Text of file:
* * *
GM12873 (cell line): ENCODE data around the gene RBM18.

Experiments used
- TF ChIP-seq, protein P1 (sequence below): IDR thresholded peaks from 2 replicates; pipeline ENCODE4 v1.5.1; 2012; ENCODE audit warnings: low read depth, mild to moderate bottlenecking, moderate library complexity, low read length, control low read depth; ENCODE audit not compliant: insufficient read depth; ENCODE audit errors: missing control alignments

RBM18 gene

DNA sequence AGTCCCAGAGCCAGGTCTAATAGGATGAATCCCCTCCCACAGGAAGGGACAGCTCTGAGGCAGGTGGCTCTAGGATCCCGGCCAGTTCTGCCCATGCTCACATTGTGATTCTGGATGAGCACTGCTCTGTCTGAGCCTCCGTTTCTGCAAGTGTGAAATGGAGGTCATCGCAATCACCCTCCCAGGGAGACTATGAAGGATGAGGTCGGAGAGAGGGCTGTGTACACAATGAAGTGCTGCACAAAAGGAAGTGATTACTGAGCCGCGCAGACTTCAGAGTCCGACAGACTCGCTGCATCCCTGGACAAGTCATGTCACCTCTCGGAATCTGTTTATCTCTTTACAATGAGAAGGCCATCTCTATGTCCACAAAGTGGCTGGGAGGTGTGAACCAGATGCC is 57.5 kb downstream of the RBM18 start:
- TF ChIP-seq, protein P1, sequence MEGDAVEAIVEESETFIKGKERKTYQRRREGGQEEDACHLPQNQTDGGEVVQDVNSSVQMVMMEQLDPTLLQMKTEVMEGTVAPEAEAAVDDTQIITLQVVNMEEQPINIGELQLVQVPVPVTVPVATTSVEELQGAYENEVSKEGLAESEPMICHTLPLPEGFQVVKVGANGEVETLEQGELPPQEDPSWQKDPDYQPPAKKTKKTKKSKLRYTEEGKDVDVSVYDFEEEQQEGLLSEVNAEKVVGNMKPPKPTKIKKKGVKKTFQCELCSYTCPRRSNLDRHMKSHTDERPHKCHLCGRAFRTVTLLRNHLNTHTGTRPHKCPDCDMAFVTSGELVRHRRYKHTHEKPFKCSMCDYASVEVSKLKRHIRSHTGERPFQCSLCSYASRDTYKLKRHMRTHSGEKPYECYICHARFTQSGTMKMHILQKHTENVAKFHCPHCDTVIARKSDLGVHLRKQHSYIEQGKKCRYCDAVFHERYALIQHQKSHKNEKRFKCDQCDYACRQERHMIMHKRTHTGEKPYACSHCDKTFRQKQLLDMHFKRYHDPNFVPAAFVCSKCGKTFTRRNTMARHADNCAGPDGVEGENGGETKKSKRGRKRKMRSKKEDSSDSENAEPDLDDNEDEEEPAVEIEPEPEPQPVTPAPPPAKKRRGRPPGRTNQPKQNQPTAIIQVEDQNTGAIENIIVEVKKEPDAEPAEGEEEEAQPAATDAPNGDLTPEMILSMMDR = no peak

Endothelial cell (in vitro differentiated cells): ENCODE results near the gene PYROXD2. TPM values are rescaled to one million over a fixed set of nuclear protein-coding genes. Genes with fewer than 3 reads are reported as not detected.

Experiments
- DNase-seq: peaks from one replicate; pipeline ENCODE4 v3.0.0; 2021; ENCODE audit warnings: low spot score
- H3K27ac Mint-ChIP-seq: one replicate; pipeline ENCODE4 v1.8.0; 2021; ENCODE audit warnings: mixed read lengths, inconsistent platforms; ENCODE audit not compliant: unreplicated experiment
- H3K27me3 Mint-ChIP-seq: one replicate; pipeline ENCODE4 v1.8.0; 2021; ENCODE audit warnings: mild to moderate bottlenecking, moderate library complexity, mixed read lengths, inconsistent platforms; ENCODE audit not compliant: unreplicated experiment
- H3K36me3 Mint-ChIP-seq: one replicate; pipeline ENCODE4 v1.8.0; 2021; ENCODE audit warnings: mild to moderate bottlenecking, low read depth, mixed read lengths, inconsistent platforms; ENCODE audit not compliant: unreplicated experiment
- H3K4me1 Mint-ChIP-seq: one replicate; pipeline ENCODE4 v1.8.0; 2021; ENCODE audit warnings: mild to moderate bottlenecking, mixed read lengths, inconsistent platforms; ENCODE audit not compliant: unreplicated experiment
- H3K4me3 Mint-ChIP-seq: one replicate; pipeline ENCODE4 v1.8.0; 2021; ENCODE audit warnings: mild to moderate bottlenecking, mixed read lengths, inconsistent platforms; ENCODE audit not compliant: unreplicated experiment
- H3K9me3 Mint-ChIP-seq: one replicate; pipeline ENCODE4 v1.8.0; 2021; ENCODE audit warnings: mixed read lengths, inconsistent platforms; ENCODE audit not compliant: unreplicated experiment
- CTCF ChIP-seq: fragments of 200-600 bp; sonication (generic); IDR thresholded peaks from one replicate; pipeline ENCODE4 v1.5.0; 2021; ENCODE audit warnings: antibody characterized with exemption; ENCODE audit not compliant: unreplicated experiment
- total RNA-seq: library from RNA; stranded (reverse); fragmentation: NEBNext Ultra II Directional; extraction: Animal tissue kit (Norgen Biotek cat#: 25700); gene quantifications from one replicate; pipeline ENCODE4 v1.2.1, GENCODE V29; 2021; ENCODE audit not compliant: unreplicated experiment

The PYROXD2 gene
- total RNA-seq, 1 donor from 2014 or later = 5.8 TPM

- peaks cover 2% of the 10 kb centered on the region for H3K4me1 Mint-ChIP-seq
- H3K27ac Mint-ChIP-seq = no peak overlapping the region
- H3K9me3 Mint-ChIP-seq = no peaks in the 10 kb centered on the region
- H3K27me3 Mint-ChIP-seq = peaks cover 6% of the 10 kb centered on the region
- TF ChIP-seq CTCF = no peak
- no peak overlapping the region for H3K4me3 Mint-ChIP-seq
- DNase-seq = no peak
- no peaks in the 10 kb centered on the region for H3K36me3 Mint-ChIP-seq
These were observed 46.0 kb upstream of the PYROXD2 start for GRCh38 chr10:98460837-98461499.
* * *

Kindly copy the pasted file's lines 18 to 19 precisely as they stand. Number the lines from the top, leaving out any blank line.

The PYROXD2 gene
- total RNA-seq, 1 donor from 2014 or later = 5.8 TPM